• Staff were aware of their responsibilities regarding information

    sharing, documentation of safeguarding concerns and how to contact relevant

    agencies in normal working hours and out of hours.

Effective

Good

Updated 15 May 2017

The service is rated as

good for providing effective services.

  • Staff assessed needs and delivered care in line with current evidence

    based guidance.

  • Clinical audits demonstrated quality improvement.

  • Staff had the skills, knowledge and experience to deliver effective care

    and treatment.

  • There was evidence of appraisals and personal development plans for all

    staff.

  • Clinicians provided care

    to walk-in patients based on current evidence based guidance.

  • The service had conducted

    one audit of patient consultations in the last six months.

  • We saw evidence the service met most of nationally recognised standards

    for care. However the provider should ensure regular audits of patient

    consultations are carried out, and review the need to assess the clinical needs

    of patients who may have to wait more than 30 minutes to be seen.

Caring

Good

Updated 15 May 2017

The service is rated as

good for providing caring services.

  • Feedback from the large majority of patients through our comment cards

    and collected by the provider was very positive.

  • Patients said they were treated with compassion, dignity and respect and

    they were involved in decisions about their care and treatment.

  • Information for patients about the services available was easy to

    understand and accessible.

  • We saw staff treated patients with kindness and respect, and maintained patient

    and information confidentiality.

  • Patients were kept informed with regard to their care and treatment

    throughout their visit to the out-of-hours service.

Responsive

Good

Updated 15 May 2017

The service is rated as

good for providing responsive services.

  • The service worked closely with local GP practices and the clinical

    commissioning group to review the needs of its local population and to secure

    improvements to services where these were identified.

  • We saw numerous examples of innovative service developments that had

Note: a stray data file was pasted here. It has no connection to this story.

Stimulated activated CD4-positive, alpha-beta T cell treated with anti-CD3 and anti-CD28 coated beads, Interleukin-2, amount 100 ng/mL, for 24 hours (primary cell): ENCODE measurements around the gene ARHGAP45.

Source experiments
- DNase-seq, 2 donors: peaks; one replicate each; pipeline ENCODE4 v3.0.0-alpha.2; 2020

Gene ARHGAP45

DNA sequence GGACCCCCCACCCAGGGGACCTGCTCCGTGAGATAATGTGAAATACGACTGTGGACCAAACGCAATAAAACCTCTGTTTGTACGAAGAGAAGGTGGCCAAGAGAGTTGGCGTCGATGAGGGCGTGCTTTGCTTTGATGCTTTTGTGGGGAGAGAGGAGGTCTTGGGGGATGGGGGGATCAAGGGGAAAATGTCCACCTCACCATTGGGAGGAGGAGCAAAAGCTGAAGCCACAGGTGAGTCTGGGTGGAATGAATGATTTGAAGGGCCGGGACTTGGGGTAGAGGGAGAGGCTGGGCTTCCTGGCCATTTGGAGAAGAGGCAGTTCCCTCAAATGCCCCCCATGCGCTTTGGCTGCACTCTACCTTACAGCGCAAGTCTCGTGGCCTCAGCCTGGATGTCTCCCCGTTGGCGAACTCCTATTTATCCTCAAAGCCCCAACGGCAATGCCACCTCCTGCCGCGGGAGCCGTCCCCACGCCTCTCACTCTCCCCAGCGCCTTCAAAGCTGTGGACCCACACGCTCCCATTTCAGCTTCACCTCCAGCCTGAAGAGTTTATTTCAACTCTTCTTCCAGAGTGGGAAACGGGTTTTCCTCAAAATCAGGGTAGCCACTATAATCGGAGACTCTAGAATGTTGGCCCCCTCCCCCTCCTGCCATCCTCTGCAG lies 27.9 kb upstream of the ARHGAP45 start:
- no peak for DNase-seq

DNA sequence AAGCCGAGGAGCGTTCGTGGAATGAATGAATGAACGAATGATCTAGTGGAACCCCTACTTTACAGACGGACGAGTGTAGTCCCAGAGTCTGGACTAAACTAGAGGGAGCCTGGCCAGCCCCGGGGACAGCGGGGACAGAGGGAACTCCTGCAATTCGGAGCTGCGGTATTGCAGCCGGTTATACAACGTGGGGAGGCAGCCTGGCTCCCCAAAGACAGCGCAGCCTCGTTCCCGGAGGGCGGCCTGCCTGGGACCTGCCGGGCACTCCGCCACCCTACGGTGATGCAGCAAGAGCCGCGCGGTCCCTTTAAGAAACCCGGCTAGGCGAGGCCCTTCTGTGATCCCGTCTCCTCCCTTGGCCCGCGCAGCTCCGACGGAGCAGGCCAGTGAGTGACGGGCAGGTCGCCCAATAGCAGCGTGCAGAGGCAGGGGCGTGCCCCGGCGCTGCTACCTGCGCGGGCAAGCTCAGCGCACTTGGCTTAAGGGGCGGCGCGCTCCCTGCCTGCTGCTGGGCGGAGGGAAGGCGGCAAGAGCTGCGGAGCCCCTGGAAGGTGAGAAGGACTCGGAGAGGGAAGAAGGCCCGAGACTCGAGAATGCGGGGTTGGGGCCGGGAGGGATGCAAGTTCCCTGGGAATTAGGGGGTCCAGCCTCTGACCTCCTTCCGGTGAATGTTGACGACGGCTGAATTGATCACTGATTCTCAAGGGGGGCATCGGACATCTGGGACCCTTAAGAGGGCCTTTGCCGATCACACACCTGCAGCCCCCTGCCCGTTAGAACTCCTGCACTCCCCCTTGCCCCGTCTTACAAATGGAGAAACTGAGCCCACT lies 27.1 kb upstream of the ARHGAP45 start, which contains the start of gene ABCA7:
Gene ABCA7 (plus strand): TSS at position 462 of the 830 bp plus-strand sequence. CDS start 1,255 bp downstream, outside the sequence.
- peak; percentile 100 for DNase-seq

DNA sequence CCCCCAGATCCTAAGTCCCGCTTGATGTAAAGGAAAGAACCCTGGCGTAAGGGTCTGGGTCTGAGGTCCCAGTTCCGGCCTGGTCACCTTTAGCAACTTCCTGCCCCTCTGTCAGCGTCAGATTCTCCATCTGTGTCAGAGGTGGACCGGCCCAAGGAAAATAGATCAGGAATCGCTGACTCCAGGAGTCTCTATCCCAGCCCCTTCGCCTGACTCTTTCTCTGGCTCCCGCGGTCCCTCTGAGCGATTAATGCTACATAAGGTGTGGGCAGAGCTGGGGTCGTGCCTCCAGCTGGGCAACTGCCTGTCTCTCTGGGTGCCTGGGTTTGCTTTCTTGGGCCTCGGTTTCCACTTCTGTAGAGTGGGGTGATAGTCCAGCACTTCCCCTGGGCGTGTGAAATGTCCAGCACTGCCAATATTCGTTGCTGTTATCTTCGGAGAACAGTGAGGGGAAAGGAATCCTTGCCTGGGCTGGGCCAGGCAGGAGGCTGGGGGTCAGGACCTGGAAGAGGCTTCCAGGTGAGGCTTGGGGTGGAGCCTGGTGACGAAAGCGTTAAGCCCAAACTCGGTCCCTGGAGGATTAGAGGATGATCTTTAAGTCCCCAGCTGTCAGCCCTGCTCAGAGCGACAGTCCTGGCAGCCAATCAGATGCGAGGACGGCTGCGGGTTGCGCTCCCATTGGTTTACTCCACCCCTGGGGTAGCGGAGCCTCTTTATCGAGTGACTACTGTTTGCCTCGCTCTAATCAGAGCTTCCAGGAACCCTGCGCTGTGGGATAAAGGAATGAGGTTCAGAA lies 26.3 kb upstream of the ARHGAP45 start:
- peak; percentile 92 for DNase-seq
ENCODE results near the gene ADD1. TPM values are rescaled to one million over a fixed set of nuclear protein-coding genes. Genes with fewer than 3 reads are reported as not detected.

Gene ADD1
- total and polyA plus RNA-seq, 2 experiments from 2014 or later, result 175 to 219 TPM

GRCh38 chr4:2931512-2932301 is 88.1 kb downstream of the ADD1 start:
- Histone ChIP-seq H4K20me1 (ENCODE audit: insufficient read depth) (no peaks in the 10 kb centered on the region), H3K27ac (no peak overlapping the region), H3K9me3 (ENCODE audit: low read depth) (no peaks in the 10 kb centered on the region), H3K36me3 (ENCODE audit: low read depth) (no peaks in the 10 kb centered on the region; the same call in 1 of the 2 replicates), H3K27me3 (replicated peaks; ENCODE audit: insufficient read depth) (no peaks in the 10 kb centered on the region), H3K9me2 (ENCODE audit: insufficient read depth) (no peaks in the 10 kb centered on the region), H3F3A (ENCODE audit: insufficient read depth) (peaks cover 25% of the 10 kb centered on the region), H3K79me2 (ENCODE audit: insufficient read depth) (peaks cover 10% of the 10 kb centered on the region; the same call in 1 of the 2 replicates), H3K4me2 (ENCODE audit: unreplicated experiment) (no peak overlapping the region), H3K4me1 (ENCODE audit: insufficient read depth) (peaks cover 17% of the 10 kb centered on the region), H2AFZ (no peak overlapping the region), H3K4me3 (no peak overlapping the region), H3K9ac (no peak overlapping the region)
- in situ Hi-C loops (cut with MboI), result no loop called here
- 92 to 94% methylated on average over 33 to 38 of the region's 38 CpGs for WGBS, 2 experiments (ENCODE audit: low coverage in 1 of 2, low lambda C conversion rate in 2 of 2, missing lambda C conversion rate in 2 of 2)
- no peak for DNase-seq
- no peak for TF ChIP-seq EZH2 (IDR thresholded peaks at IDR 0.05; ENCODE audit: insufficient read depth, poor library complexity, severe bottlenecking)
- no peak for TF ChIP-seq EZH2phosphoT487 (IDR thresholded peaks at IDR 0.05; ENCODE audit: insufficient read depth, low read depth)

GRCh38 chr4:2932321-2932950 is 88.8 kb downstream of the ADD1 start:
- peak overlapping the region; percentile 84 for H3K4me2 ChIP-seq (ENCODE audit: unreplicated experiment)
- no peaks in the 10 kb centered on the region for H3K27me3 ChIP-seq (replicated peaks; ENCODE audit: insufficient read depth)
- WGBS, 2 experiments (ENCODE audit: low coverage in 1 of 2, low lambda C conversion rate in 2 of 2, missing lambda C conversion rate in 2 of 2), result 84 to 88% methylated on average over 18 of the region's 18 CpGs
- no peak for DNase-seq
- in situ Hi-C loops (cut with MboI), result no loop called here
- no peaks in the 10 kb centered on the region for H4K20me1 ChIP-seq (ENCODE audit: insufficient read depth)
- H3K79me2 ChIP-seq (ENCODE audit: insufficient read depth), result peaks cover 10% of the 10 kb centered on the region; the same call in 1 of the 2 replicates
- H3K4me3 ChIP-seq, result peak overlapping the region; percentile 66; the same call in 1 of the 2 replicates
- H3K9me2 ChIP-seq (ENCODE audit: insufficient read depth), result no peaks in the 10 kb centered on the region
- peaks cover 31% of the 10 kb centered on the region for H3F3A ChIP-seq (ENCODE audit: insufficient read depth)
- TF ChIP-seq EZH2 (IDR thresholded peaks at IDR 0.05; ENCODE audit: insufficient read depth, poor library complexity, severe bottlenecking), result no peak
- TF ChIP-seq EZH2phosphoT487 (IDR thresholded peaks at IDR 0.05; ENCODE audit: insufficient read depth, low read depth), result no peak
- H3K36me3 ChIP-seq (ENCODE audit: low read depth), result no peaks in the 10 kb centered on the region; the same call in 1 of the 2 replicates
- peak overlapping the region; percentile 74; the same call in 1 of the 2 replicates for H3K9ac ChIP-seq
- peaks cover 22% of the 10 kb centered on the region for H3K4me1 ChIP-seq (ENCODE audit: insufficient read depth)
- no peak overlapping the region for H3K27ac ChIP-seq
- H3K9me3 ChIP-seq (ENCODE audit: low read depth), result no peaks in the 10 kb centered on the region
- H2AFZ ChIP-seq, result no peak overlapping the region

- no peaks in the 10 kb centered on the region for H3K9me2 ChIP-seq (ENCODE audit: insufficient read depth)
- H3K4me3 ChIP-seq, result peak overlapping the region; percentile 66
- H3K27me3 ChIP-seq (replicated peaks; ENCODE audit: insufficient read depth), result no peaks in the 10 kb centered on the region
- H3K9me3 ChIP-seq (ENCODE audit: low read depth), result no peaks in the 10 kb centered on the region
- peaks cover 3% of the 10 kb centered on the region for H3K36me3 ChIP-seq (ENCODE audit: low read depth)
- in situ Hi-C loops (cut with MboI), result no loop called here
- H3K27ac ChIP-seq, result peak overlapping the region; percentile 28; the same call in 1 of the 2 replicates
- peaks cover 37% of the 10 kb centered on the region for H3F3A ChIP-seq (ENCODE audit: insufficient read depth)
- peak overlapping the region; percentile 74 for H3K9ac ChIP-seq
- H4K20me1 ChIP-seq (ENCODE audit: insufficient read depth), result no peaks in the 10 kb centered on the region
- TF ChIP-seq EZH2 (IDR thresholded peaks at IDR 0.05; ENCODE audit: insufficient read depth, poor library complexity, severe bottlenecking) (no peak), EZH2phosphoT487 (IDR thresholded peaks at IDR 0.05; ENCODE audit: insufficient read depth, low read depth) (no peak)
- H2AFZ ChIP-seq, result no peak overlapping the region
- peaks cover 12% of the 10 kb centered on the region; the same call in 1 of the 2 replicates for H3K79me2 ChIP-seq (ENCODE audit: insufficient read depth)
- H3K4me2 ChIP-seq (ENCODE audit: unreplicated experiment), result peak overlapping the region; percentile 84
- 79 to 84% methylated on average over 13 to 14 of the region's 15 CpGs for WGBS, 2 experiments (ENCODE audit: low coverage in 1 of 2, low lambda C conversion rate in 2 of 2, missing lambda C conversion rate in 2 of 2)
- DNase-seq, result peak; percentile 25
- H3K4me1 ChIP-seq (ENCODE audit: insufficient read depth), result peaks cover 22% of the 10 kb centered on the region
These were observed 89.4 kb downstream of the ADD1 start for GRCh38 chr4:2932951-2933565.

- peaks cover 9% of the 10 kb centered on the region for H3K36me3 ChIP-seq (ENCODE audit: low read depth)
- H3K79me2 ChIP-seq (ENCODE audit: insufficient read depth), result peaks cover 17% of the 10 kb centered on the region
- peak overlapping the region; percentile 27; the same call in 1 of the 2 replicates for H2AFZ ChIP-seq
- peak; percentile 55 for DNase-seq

been proposed and implemented by the service to support local needs.

  • The service had good facilities and was well equipped to treat patients

    and meet their needs.

  • The service had systems in place to ensure patients received care and

    treatment in a timely way and according to the urgency of need.

  • Information about how to complain was available and easy to understand and

    evidence showed the service responded quickly to issues raised. The service

    told us that following an audit of complaints they had identified that letters

    being sent to patients did not include information about how to escalate the

    complaint if the patient was not satisfied with the service’s response, in line

    with guidance from NHS England and the services own complaints policy. The service

    told us they had taken steps to address this and we saw evidence of this.

  • Learning from complaints was shared with staff and other stakeholders. 

Well-led

Good

Updated 15 May 2017

The service is rated as

good for being well-led.

  • The service had a clear vision and strategy to deliver high quality care

    and promote good outcomes for patients. Staff were clear about the vision and

    their responsibilities in relation to it.

  • There was a clear leadership structure and staff felt supported by

    management. The service had a number of policies and procedures to govern

    activity and held regular governance meetings.

  • There was an overarching

    governance framework which supported the delivery of the strategy and good

    quality care. This included arrangements to monitor and improve quality and

    identify risk.

  • The provider was aware

    of and complied with the requirements of the duty of candour. The provider

    encouraged a culture of openness and honesty.

    The service had systems in place for notifiable safety incidents and

    ensured this information was shared with staff to ensure appropriate action was

    taken.

  • The service proactively sought feedback from staff and patients, which it

    acted on.